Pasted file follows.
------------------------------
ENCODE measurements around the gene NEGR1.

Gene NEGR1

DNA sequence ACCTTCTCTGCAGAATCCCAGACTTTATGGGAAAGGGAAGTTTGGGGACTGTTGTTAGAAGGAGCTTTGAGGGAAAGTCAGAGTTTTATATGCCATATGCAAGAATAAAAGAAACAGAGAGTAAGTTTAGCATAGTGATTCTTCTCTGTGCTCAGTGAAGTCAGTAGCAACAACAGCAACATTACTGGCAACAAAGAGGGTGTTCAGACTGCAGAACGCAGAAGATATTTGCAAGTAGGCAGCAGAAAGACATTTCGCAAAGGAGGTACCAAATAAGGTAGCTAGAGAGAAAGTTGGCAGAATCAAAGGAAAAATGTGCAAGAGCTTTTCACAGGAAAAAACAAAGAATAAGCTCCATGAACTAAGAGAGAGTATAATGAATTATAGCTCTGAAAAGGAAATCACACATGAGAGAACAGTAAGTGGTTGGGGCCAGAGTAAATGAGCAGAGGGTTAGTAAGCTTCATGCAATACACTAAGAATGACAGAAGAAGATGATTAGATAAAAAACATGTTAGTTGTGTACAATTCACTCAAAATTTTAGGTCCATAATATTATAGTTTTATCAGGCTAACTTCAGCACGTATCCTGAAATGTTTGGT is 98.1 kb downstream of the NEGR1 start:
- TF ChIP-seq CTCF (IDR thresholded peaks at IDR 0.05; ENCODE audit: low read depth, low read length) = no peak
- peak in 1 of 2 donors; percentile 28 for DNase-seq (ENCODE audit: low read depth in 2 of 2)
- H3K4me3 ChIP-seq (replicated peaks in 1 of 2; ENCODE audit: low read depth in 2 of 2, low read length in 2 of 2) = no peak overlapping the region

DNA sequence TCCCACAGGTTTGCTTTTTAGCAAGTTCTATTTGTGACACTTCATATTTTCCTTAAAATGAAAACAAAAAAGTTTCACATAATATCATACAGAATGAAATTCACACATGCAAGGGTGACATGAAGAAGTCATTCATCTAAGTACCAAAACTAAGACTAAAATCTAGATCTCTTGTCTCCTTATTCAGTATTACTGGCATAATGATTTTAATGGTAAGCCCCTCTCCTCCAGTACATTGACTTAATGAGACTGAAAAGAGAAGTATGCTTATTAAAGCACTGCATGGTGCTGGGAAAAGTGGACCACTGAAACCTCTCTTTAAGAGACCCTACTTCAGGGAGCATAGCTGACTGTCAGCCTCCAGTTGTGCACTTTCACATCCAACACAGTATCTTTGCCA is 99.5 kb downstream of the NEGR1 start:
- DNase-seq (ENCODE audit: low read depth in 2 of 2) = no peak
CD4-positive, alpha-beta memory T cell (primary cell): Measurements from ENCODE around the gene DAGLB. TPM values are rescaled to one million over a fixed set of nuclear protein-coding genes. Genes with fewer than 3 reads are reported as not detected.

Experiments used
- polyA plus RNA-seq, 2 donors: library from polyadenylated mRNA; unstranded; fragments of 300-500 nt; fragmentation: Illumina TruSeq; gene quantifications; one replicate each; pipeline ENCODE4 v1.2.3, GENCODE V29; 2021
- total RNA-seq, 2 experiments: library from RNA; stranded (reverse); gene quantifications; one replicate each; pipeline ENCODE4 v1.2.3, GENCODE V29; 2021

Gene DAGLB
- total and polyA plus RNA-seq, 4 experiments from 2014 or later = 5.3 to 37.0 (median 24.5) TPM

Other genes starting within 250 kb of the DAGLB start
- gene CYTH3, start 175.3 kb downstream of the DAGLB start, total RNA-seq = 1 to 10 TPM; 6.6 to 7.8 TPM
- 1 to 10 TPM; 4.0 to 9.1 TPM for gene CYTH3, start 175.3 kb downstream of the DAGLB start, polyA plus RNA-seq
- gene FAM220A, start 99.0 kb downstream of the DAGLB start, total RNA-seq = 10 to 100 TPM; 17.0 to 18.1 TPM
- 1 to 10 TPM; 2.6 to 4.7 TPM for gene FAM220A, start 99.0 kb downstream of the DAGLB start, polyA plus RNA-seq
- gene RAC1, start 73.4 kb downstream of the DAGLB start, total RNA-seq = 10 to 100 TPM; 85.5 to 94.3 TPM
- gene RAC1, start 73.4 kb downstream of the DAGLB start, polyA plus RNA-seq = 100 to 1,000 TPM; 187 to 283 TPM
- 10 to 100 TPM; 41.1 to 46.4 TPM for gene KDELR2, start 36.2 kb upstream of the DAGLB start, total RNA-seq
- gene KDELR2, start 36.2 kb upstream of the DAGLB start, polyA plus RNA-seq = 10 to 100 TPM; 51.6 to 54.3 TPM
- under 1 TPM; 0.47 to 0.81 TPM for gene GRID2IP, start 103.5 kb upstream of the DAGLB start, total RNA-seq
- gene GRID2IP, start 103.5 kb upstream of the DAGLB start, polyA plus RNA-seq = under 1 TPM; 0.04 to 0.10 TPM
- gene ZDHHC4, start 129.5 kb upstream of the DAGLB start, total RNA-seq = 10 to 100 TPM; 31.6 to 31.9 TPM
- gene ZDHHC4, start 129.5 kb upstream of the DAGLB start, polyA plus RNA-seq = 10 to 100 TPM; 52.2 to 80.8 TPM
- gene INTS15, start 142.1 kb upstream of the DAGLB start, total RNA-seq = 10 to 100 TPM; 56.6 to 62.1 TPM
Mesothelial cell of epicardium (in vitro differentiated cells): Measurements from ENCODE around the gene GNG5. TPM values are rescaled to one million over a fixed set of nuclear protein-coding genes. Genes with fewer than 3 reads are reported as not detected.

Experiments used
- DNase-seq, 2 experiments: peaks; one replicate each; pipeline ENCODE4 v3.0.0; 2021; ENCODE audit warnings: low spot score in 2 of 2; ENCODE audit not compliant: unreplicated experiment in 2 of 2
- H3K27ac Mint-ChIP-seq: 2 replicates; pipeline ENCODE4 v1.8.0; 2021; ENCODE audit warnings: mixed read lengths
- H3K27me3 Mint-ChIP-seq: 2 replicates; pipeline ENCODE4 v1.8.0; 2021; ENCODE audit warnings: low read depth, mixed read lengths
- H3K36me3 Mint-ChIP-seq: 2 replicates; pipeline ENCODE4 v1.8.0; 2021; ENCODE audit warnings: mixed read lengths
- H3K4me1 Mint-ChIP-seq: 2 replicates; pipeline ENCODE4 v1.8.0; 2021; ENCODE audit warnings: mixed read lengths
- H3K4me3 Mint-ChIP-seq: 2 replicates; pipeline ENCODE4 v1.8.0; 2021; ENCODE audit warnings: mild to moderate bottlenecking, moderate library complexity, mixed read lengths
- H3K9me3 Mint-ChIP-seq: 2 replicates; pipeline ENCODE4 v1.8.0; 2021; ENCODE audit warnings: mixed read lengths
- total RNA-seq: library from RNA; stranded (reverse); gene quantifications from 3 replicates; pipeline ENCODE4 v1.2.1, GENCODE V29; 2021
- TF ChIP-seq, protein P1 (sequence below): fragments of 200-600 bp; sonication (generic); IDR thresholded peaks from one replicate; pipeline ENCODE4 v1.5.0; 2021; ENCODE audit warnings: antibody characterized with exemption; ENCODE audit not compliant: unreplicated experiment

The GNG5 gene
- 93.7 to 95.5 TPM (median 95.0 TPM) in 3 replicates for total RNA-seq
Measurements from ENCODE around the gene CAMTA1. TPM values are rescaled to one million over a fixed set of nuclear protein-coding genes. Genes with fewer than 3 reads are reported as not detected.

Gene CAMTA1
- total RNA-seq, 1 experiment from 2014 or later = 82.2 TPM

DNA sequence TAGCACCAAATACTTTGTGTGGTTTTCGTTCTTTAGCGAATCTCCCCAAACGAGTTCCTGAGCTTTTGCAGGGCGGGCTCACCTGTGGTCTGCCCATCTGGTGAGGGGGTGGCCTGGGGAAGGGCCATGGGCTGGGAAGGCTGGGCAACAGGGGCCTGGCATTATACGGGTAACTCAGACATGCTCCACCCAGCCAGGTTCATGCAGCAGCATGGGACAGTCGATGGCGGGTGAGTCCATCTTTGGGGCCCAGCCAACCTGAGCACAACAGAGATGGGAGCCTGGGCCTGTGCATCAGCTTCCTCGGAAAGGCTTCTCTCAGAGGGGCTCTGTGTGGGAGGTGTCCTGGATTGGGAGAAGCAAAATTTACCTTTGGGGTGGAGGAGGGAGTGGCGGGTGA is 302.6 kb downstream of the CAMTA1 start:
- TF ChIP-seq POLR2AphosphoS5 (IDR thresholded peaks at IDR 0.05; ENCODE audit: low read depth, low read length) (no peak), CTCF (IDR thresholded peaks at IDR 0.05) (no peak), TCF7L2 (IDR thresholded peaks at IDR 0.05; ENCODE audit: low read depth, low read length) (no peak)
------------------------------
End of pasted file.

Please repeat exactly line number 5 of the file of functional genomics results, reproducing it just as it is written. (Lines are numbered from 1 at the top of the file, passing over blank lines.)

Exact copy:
- peak in 1 of 2 donors; percentile 28 for DNase-seq (ENCODE audit: low read depth in 2 of 2)